JOURNAL ARTICLE

Divergent patterns of endogenous small RNA populations from seed and vegetative tissues of Glycine max

Gracia Zabala, Edhilvia Campos, Kranthi K Varala, Sean Bloomfield, Sarah I Jones, Hlaing Win, Jigyasa H Tuteja, Bernarda Calla, Steven J Clough, Matthew Hudson, Lila O Vodkin
BMC Plant Biology 2012, 12: 177
23031057

BACKGROUND: Small non-coding RNAs (smRNAs) are known to have major roles in gene regulation in eukaryotes. In plants, knowledge of the biogenesis and mechanisms of action of smRNA classes including microRNAs (miRNAs), short interfering RNAs (siRNAs), and trans-acting siRNAs (tasiRNAs) has been gained mostly through studies with Arabidopsis. In recent years, high throughput sequencing of smRNA populations has enabled extension of knowledge from model systems to plants with larger, more complex genomes. Soybean (Glycine max) now has many genomics resources available including a complete genome sequence and predicted gene models. Relatively little is known, however, about the full complement of its endogenous smRNAs populations and the silenced genes.

RESULTS: Using Illumina sequencing and computational analysis, we characterized eight smRNA populations from multiple tissues and organs of soybean including developing seed and vegetative tissues. A total of 41 million raw sequence reads collapsed into 135,055 unique reads were mapped to the soybean genome and its predicted cDNA gene models. Bioinformatic analyses were used to distinguish miRNAs and siRNAs and to determine their genomic origins and potential target genes. In addition, we identified two soybean TAS3 gene homologs, the miRNAs that putatively guide cleavage of their transcripts, and the derived tasiRNAs that could target soybean genes annotated as auxin response factors. Tissue-differential expression based on the flux of normalized miRNA and siRNA abundances in the eight smRNA libraries was evident, some of which was confirmed by smRNA blotting. Our global view of these smRNA populations also revealed that the size classes of smRNAs varied amongst different tissues, with the developing seed and seed coat having greater numbers of unique smRNAs of the 24-nt class compared to the vegetative tissues of germinating seedlings. The 24-nt class is known to be derived from repetitive elements including transposons. Detailed analysis of the size classes associated with ribosomal RNAs and transposable element families showed greater diversity of smRNAs in the 22- and 24-nt size classes.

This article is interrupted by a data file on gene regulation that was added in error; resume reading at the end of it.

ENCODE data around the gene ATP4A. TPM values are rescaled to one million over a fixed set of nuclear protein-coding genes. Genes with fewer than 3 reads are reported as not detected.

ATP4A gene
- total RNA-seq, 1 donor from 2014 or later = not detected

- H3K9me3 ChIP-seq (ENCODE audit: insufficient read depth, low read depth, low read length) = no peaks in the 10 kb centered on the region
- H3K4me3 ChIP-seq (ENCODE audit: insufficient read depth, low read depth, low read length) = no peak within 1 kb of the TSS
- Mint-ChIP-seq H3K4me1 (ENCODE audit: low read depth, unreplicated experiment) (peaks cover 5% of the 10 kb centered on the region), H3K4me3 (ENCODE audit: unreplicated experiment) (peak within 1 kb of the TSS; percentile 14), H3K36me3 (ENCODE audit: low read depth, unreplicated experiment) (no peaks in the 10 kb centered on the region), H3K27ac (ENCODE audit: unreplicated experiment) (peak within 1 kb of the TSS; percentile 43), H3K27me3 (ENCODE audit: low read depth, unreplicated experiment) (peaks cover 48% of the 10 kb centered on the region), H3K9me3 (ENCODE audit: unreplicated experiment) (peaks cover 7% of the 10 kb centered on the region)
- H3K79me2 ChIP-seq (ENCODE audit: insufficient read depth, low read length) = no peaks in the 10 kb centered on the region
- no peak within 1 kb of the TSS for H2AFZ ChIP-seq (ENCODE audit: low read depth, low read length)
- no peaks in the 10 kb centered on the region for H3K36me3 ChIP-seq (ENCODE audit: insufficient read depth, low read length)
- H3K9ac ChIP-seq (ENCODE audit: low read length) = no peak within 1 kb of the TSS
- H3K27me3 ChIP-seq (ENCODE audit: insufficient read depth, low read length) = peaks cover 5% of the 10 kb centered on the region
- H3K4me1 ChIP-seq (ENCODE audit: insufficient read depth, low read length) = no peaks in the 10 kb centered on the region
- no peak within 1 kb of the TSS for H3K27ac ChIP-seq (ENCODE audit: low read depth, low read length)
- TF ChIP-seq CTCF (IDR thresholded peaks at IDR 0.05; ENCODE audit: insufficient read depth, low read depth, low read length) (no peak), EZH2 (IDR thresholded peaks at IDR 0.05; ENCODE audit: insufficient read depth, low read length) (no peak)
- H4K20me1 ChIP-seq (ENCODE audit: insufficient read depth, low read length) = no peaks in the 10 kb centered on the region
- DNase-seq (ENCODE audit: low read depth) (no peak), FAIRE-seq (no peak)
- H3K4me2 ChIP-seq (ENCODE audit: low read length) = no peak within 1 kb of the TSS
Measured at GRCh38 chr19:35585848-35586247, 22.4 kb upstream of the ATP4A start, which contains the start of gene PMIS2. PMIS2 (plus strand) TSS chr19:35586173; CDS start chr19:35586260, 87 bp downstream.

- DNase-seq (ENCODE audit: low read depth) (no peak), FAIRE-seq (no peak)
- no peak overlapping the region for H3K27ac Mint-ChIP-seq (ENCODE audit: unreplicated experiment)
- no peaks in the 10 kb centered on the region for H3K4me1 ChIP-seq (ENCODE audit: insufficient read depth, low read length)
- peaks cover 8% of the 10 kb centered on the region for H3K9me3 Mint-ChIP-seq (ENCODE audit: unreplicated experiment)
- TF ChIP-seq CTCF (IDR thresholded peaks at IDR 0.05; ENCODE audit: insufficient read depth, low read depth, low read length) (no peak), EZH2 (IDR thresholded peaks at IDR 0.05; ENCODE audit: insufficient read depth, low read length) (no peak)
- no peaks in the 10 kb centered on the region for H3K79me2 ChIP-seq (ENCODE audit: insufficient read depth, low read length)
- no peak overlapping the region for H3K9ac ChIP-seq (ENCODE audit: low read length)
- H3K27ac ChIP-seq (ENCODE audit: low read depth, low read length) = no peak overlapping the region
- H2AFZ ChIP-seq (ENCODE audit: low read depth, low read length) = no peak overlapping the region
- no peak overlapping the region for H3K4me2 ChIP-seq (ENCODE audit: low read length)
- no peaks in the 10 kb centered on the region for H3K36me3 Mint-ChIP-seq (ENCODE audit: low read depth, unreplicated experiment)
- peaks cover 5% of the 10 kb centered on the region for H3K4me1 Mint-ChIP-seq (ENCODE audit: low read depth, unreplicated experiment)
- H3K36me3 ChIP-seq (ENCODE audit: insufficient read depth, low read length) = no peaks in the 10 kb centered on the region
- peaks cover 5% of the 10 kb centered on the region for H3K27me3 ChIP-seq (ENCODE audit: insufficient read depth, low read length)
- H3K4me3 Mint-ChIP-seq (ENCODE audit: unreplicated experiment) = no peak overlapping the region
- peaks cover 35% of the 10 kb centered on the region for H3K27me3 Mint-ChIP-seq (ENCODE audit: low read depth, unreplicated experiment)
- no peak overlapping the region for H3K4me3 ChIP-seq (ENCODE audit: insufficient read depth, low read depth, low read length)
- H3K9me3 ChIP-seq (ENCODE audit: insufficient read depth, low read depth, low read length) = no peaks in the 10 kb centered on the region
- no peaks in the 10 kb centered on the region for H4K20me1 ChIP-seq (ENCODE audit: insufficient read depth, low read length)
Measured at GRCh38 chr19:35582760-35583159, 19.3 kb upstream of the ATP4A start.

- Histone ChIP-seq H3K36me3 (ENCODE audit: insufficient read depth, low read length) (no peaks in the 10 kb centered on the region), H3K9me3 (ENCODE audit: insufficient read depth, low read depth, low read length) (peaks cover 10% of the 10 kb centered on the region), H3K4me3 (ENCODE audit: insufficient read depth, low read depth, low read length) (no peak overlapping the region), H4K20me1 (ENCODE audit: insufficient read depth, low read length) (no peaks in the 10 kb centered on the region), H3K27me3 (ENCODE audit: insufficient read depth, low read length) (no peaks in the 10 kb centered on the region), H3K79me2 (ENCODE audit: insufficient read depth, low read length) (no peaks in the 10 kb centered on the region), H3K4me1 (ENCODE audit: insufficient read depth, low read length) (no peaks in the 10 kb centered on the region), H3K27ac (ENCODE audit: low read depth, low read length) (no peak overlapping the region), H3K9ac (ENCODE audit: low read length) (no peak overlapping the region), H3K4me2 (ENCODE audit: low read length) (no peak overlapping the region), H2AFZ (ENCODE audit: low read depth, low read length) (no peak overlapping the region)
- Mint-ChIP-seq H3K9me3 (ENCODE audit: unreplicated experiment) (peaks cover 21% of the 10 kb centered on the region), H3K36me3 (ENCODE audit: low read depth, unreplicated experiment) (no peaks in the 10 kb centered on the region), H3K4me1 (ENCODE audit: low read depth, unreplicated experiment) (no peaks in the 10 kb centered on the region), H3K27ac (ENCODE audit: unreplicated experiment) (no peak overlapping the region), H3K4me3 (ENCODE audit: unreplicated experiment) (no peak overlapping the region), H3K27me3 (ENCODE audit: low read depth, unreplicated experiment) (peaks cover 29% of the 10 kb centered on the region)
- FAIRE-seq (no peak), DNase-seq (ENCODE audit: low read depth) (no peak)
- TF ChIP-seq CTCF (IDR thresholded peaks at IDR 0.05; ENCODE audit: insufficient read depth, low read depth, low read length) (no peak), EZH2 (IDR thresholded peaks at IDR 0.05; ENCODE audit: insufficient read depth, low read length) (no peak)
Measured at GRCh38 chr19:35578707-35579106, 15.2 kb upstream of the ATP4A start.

CONCLUSIONS: The flux of endogenous smRNAs within multiple stages and tissues of seed development was contrasted with vegetative tissues of soybean, one of the dominant sources of protein and oil in world markets. The smRNAs varied in size class, complexity of origins, and possible targets. Sequencing revealed tissue-preferential expression for certain smRNAs and expression differences among closely related miRNA family members.

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